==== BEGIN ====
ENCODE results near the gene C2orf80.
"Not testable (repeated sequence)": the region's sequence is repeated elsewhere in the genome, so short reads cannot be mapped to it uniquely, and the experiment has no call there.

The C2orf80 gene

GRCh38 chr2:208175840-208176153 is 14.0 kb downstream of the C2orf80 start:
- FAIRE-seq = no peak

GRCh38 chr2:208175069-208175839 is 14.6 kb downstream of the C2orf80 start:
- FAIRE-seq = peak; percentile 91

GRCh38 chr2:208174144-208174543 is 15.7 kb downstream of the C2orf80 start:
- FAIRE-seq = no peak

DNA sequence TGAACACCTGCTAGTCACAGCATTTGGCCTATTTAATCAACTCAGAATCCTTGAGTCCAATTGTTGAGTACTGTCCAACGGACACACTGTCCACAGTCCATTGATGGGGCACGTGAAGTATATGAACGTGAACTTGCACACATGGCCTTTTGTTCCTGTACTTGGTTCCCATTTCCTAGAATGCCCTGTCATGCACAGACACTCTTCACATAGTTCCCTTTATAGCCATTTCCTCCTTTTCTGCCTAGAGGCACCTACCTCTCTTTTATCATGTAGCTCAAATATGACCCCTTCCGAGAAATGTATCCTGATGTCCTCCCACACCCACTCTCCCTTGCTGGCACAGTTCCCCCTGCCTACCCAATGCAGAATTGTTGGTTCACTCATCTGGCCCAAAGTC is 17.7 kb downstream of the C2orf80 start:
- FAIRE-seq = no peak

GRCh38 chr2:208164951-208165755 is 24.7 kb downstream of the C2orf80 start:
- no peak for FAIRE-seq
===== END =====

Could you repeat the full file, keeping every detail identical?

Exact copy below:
ENCODE results near the gene C2orf80.
"Not testable (repeated sequence)": the region's sequence is repeated elsewhere in the genome, so short reads cannot be mapped to it uniquely, and the experiment has no call there.

The C2orf80 gene

GRCh38 chr2:208175840-208176153 is 14.0 kb downstream of the C2orf80 start:
- FAIRE-seq = no peak

GRCh38 chr2:208175069-208175839 is 14.6 kb downstream of the C2orf80 start:
- FAIRE-seq = peak; percentile 91

GRCh38 chr2:208174144-208174543 is 15.7 kb downstream of the C2orf80 start:
- FAIRE-seq = no peak

DNA sequence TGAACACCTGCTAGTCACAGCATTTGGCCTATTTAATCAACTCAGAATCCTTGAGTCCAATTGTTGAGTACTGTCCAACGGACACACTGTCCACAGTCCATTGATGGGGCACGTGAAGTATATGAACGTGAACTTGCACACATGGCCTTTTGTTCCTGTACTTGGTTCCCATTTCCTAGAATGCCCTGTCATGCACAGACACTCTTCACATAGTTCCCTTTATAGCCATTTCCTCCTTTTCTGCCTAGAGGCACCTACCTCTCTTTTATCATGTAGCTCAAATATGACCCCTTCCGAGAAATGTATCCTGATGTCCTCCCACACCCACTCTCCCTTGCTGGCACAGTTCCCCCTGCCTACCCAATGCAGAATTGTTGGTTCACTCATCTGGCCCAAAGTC is 17.7 kb downstream of the C2orf80 start:
- FAIRE-seq = no peak

GRCh38 chr2:208164951-208165755 is 24.7 kb downstream of the C2orf80 start:
- no peak for FAIRE-seq